percentage of the kills made.
Contrary to popular belief they do not take turns to run down
their prey. In fact it is the prey that zigzags and thus the chase is
However in wooded areas such as Hwange, Zimbabwe, chases are
very short. The dogs move through the bush, often utilising bush roads and
tracks, detect the prey and dispatch it very quickly and with a minimum of
attention drawn to the kill site.An average adult dog will consume
approximately 4kg's of live carcass each day which would equate to two
Duiker, a very small antelope, per day for a pack of 15 dogs.
In 1995 a study in Zimbabwean farmland was conducted as a
follow up to a report made to National Parks that dogs had eaten 18 full
grown cows over a 21 day period, 14 of which were allegedly eaten over a two
week period!! The pack consisted of eight adults with pups and would simply
NOT be capable of this feat. Such a pack could only consume about 100kg's
live carcass weight every three to four days and hardly the alleged 500kg's
When these details were made known all reports of stock
losses to dogs ceased. Amazing!!
There is no record in Myth, Legend or
Fact of a Painted dog, aka Wild Dog, attacking or killing a human being.
Of all the natural threats to the survival of the painted
dog, man represents the greatest.
Hyena, jackal and leopard will steal their food from the
killing site while lions will kill both adults and pups however these are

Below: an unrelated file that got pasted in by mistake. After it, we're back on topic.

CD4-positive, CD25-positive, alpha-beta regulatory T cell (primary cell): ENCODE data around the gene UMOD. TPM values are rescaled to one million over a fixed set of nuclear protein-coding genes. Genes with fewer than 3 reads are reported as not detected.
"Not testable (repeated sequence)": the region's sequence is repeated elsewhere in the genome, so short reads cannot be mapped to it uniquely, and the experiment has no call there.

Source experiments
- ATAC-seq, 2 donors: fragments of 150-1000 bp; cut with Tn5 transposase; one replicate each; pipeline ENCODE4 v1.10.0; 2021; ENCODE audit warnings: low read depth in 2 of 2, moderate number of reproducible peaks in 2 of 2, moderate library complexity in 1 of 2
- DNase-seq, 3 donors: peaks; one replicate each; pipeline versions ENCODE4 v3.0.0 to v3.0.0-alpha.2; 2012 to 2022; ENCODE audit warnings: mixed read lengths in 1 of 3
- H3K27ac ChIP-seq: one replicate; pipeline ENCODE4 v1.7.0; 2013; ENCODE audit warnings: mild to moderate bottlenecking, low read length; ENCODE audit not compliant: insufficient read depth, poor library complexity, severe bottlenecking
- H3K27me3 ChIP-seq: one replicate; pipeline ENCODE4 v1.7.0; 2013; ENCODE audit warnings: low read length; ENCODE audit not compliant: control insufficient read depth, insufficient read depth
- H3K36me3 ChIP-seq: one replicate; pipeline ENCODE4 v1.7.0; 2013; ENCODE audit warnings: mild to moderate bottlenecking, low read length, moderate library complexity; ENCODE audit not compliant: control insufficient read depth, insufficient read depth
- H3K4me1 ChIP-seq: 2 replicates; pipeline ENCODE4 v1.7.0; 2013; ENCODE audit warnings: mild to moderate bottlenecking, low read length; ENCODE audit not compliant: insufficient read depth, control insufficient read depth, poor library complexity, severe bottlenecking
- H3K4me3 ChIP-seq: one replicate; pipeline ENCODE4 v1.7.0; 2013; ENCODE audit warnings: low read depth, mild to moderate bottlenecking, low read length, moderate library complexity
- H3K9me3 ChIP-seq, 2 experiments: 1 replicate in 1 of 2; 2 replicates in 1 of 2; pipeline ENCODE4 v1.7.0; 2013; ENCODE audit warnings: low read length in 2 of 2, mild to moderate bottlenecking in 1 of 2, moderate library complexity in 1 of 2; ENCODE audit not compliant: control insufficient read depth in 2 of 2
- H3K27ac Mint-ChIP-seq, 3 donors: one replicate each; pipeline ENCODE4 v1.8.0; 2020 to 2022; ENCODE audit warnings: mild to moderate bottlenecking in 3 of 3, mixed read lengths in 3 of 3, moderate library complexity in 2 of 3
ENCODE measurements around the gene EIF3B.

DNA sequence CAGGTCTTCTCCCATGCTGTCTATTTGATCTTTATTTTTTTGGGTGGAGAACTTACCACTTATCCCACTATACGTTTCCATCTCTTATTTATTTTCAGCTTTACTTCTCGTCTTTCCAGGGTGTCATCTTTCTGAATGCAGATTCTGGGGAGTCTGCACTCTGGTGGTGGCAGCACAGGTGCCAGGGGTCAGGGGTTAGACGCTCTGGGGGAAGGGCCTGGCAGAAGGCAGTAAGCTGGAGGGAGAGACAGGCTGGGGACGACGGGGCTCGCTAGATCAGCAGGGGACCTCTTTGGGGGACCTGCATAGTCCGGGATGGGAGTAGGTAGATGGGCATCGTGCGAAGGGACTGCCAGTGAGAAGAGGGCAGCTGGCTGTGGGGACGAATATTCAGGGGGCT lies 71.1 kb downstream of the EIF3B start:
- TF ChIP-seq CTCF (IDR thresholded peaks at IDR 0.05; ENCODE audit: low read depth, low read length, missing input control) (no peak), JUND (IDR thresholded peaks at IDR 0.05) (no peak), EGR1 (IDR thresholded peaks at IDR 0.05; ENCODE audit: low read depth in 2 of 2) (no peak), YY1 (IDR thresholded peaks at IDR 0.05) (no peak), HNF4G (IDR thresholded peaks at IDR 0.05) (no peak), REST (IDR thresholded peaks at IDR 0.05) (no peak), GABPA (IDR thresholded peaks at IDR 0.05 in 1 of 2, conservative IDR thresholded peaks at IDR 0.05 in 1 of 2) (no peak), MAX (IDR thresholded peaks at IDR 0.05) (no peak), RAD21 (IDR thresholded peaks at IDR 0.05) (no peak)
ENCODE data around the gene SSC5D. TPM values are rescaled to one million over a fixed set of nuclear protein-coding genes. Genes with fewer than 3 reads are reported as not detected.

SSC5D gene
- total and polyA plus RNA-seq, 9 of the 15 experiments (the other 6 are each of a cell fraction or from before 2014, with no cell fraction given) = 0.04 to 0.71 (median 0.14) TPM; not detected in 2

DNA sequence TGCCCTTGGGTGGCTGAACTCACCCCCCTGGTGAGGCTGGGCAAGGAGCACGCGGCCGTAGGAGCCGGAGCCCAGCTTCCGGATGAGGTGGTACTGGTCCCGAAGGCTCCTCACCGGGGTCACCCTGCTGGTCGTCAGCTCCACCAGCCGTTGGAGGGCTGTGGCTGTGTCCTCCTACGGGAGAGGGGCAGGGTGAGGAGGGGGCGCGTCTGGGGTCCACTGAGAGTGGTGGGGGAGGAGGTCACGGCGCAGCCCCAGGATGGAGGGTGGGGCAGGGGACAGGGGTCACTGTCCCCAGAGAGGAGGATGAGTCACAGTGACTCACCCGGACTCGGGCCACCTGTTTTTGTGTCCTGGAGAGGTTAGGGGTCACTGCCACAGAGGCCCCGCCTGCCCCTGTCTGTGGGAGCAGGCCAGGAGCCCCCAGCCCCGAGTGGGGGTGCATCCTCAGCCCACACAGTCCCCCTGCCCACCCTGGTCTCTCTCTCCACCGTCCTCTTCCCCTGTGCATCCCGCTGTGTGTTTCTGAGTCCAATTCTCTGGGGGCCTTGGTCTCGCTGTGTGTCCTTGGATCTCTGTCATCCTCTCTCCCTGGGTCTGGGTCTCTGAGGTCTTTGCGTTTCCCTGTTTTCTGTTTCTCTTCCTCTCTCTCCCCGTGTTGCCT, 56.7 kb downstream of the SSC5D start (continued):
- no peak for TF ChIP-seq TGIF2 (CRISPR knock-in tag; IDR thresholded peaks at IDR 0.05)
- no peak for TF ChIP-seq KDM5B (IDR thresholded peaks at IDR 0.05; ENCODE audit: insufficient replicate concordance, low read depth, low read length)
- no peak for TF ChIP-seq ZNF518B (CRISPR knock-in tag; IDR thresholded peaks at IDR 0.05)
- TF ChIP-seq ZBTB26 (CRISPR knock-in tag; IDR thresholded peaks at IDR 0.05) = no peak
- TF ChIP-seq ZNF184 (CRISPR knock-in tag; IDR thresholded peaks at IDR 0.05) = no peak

natural occurrences to which the animal has survived for millions of years.
Man is by far their greatest killer and yet with a little
care he could be their saviour.
He condones the wanton killing of adult dogs and puppies by
Road kills are a major killer of these animals. In April
2001, the alpha male of a pack was found on the road leading to a National
Park in Zimbabwe by Project staff. The dog was taken to a veterinary
clinic but had to be put down due to it having a broken back. Obviously
excessive speed was a factor.
Man perceives the method of killing prey is abhorrent.
He sets traps, snares, with little thought for the
suffering of the animal that gets caught.
He allows domestic dogs to introduce disease such as rabies
The loss of one dog to a pack can have a devastating effect
on the survival of the whole pack.
Click here for dog vocalisations
Click here for Movie
18 September 2006